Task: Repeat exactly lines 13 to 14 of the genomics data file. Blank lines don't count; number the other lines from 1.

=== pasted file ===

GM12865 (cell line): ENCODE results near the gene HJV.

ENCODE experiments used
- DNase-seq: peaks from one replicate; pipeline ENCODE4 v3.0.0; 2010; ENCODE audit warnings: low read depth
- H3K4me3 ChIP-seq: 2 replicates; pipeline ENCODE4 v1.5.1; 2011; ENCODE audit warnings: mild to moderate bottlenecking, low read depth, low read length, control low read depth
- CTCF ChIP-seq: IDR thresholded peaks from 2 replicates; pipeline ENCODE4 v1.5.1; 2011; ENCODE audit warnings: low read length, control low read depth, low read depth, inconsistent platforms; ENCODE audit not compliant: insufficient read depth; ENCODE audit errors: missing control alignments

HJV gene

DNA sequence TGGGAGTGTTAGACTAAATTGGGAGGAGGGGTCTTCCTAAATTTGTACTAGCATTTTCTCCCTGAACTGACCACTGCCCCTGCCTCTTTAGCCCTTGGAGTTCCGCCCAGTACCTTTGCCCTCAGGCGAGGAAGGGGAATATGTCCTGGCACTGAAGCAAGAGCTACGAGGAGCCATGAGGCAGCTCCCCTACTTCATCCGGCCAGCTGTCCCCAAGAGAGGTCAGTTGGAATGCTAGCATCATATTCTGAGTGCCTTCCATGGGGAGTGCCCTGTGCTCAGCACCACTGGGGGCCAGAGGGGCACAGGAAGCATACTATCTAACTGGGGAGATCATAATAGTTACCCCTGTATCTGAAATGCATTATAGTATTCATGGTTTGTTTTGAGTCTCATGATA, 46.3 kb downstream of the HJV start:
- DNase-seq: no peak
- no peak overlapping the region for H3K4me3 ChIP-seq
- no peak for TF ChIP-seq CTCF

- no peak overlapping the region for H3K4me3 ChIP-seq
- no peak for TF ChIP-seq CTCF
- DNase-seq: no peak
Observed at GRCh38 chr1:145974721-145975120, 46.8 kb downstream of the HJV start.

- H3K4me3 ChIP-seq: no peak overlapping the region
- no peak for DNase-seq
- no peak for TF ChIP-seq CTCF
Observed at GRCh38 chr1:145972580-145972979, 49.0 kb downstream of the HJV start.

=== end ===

- DNase-seq: no peak
Observed at GRCh38 chr1:145974721-145975120, 46.8 kb downstream of the HJV start.